Differences between natural and synthetic vitamins
Natural vitamins are found in nearly all foodstuffs. They are integrated into the natural structure of the foodstuff which makes them less sensitive to heat, cold and other destabilising factors. This protective structure in which the vitamins are bedded, comprises e.g. in the case of fruit and vegetables, so-called flavonoids.
If components of the food reach the bowels, the organism uses a clever system comprising enzymes and other helping substances to regulate the breakdown of this protective structure and the controlled absorption of the actual vitamins (and other nutrients) required into the bloodstream; here they are either transported to the cells for immediate consumption or a certain amount is deposited in special depots (in particular the fat-soluble vitamins) and stored.
If there is a surplus in the supply of natural vitamins, the organism, once its requirements have been met, issues the order to stop breaking down any further vitamins in the bowel. The bulk of the surplus vitamins are then secreted within their protective structure.
Vitamins gained synthetically do not have the natural accompanying substances in which the natural vitamins are bedded, which is why it is less relevant whether they are made from a natural or a synthetic raw material.
Furthermore, synthetic manufacturing only has a narrow range of possibilities, as e.g. in the case of carotenoids, where the natural spectrum of varieties is estimated to be upwards of 270, although genetic technology production methods can only produce one synthetic type, namely beta-carotene. This reduction of the natural variety will probably have negative effects in the long run when examined in more detail.
The fact is that synthetic vitamins are supplied to the body in a highly digestible form making the natural breakdown process connected with natural vitamins superfluous. This means that the intestines are more or less forced to absorb the vitamins as the natural re-absorption process in the intestines is bypassed.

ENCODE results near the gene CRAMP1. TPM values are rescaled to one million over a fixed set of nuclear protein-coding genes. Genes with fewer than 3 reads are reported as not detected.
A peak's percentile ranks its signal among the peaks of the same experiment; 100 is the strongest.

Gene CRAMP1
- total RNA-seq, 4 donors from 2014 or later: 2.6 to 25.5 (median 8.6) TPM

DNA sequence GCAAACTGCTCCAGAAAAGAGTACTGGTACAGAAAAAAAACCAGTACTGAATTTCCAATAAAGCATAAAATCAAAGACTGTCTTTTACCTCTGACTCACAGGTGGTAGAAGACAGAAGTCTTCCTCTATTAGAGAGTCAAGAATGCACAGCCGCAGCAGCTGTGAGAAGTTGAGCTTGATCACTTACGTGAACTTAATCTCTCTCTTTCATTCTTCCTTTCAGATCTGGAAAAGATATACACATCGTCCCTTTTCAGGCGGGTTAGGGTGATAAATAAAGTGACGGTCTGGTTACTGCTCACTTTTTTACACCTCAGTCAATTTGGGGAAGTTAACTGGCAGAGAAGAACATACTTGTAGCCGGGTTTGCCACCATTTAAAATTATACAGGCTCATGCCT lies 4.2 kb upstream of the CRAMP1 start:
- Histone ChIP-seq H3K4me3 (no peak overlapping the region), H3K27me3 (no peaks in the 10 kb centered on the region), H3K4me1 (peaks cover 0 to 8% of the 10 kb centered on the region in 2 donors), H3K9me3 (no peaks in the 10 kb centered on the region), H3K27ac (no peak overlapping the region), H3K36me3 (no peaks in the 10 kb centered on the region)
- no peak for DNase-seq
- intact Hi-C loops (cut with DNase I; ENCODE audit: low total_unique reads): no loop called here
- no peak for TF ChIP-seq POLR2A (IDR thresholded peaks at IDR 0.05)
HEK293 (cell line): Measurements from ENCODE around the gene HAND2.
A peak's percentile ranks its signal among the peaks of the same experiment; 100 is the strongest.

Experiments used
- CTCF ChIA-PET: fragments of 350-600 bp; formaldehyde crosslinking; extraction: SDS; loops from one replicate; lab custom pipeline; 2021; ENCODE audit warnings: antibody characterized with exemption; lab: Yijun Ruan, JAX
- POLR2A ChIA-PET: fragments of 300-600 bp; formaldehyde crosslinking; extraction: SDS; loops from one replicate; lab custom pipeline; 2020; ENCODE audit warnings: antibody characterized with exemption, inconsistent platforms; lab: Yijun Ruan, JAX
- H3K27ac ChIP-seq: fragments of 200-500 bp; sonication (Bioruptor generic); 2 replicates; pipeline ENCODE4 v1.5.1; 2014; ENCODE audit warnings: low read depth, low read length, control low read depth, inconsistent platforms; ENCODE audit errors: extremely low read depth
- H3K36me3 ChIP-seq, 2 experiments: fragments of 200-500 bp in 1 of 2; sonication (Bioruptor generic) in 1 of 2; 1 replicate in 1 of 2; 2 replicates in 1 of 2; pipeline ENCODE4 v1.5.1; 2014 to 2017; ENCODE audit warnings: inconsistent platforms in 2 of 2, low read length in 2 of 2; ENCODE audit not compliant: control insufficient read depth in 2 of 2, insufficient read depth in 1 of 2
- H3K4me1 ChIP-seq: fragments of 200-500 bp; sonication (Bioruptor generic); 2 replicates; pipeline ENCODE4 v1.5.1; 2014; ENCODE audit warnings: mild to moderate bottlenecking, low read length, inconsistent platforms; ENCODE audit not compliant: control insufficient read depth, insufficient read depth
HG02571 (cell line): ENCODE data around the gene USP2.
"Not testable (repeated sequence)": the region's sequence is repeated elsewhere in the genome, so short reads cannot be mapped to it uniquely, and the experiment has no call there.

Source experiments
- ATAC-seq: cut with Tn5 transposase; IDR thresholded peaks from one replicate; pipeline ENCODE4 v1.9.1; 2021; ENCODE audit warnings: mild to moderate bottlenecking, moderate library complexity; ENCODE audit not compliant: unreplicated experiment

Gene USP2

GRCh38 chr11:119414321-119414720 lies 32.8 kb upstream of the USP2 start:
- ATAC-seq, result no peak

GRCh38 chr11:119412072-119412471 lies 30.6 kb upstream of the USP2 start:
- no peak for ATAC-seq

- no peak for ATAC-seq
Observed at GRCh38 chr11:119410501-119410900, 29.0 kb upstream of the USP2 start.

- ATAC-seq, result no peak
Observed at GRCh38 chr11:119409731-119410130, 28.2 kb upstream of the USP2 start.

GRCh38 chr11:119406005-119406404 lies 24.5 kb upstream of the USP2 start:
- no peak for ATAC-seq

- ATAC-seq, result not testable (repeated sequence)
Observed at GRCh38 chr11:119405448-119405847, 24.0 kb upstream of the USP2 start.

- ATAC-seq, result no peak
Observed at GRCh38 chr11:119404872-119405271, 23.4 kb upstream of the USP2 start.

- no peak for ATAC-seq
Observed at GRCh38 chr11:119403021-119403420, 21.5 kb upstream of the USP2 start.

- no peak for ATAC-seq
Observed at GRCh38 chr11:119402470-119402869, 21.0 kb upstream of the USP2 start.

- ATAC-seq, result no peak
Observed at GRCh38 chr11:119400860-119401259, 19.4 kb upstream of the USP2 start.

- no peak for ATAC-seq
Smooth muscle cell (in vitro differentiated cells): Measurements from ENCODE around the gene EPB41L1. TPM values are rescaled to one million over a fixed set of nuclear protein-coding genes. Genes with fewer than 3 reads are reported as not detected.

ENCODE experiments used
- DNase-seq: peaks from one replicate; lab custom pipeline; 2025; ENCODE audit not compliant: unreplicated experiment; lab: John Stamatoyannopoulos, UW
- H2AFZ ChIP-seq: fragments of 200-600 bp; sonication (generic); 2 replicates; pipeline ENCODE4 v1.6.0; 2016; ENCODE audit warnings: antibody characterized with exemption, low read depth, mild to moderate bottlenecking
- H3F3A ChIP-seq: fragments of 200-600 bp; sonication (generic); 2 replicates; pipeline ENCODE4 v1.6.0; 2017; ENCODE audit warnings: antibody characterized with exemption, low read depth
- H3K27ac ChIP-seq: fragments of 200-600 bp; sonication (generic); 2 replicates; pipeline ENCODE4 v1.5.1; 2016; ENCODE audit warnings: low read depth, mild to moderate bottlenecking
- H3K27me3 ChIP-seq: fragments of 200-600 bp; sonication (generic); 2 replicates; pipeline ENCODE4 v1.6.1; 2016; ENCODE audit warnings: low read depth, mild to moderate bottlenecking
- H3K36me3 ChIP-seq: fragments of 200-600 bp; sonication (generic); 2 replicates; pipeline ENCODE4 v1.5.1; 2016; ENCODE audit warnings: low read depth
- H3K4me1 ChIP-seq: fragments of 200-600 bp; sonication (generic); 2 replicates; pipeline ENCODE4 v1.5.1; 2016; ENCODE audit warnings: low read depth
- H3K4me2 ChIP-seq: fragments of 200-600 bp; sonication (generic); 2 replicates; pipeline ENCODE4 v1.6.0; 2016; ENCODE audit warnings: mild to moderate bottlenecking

This means that a surplus amount of vitamins reaches the bloodstream which can quickly lead to a hypervitaminosis (vitamin overdose) especially when one looks at the concentrations used in dog food today. Once these vitamins are in the bloodstream, the body needs to fight off this surplus using its metabolic system (in particular liver and kidneys).
As the metabolism capacities are only set to cope with a certain amount of surplus, the organism can quickly become stressed and surplus deposits can be built up in areas of the body which cannot cope with these.
This also results in permanent irritation of the immune system as the complex hormone and immune-related digestive processes are disturbed. Often overdoses of certain added synthetic vitamins and the associated strain placed on the metabolic system can result in deficiencies of nutrients that are not added to the feed but which are part of this metabolic system.
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